While Veterans Wait
Department Must Do More to Help Mental Health Needs
The federal Department of Veteran Affairs has devoted much effort and money to improve and expand its mental health care, especially for those coming home from Iraq and Afghanistan with post-traumatic stress disorder and brain injuries. But continuing reports of drug dependency, suicides and suicide attempts among veterans and active-duty soldiers suggest that urgent needs remain vast and unmet. So do persistent accounts from veterans who say they spend months waiting for mental health care.
Now, the department’s own health-care professionals say that the department’s efforts are not enough.
After conducting hearings last summer on long waits for mental-health appointments, U.S. Sen. Patty Murray (Dem., Wash.), the chairman of the Senate Committee on Veterans Affairs, asked the department to survey its providers across the country to find out what the problems were. The results, released this month, show chronic inadequacies in access to care.
Only 29 percent of respondents--272 psychologists, psychiatrists, nurses and social workers at dozens of hospitals and clinics--said their workplace had enough staff to meet demand. Nearly 40 percent said they could not schedule an appointment for a new patient within the two-week window the veterans department requires. Nearly 70 percent said they lacked enough space. And nearly half said some patients were being denied care because no appointments were available outside regular office hours.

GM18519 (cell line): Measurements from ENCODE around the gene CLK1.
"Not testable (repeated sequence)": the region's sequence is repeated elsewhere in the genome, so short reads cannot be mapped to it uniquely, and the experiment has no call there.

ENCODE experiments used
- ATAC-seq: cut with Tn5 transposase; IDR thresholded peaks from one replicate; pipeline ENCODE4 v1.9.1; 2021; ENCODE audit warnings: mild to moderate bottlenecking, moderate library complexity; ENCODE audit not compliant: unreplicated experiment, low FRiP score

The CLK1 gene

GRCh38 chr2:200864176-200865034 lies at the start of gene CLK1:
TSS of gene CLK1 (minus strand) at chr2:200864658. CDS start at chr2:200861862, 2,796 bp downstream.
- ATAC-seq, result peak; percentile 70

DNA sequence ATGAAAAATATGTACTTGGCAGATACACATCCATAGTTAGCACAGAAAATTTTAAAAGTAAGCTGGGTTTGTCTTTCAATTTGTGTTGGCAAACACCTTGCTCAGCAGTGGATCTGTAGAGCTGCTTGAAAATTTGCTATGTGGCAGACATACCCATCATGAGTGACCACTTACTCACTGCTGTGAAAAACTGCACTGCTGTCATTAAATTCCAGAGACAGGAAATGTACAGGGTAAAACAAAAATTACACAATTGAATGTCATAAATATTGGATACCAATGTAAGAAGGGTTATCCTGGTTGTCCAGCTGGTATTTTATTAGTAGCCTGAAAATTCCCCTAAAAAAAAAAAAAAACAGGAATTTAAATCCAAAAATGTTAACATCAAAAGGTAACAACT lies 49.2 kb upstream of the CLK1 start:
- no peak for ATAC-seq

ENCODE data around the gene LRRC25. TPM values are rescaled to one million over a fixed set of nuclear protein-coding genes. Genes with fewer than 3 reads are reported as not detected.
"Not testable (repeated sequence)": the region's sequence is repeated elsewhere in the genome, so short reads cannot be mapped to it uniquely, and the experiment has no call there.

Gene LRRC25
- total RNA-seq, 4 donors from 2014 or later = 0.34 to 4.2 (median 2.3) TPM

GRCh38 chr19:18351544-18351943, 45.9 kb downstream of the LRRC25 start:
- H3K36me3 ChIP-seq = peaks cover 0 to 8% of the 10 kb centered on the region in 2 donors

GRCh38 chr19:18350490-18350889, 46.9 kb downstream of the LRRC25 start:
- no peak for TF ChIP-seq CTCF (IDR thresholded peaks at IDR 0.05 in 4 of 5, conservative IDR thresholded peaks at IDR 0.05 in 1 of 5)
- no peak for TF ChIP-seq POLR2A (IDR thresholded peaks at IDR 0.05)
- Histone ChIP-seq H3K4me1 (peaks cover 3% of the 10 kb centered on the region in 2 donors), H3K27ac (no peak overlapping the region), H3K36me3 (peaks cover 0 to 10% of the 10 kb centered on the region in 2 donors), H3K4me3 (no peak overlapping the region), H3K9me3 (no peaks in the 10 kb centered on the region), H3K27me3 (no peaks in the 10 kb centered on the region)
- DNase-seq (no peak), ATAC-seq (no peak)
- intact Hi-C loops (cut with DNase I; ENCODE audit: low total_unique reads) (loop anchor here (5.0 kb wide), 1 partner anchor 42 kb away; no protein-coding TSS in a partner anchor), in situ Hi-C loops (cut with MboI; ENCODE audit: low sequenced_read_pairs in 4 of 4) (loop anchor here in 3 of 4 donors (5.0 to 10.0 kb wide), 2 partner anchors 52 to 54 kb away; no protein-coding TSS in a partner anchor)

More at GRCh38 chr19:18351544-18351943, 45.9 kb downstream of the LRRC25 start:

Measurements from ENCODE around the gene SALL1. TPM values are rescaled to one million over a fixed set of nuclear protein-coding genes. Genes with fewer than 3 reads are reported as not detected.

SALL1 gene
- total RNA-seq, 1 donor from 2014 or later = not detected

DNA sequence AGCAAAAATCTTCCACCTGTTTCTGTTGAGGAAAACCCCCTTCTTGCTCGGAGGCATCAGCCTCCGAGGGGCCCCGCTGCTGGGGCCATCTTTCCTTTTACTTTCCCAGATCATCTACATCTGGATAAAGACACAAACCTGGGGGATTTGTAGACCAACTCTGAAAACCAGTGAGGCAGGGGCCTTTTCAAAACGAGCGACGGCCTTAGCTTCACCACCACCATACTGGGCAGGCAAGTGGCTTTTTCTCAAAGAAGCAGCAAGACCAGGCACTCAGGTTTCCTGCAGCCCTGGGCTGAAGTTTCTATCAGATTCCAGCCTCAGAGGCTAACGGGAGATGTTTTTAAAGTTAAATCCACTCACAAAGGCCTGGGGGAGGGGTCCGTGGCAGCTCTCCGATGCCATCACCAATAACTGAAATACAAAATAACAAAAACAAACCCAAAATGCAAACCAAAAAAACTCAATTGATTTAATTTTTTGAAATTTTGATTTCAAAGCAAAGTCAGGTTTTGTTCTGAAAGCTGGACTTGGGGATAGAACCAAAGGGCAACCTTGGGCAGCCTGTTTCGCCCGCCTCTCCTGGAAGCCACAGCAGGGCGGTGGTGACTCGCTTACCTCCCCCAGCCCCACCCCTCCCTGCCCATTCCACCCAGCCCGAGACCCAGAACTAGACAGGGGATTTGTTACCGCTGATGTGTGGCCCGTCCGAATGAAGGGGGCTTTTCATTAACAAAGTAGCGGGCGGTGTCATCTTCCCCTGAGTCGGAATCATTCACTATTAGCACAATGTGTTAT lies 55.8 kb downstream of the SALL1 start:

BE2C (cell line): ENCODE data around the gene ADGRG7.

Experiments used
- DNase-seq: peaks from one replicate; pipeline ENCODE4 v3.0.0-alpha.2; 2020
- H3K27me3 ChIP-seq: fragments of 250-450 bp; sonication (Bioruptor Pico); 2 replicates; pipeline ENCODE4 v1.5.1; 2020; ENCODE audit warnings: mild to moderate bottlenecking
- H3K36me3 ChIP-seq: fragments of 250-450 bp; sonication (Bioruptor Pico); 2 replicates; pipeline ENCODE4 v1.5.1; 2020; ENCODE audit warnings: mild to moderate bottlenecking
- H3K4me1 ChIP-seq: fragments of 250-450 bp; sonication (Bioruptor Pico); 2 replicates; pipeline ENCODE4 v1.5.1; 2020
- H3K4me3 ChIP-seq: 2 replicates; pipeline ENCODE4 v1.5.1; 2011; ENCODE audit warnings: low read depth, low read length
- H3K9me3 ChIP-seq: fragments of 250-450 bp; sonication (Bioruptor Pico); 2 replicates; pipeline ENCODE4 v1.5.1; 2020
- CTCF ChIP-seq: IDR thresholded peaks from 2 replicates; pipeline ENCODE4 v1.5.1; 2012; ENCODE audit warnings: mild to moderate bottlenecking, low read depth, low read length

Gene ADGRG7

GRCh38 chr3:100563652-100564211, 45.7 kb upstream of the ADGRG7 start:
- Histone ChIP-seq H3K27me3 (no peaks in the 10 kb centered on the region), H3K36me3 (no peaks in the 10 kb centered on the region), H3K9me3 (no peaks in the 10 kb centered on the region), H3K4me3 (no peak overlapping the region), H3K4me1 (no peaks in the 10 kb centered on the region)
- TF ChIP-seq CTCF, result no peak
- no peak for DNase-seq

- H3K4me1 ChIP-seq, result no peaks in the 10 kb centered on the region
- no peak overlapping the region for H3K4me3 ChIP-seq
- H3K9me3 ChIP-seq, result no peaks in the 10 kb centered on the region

The veterans affairs department says it’s doing its best, and the Government Accountability Office confirms in a report that the department has expanded mental health care, adding staff and stretching its reach through crisis hot lines and “telemental health care”--therapy by video conferencing. The department points out that its own data show waits for clinic appointments to be far shorter than Sen. Murray’s survey found. It says it is exploring ways to improve scheduling and access.
Still, too often, the response is too late. Veterans need better access to care in community outpatient clinics. They need clinics to be open early mornings and evenings. They need the veterans affairs department to fill mental health staffing vacancies--now at 13.6 percent. If the question is money, the department and the White House need to fight for it in Congress. Acknowledging a mental health problem is a huge hurdle for stoic soldiers. It takes courage to ask for help. When they do, they should not have to wait for a response.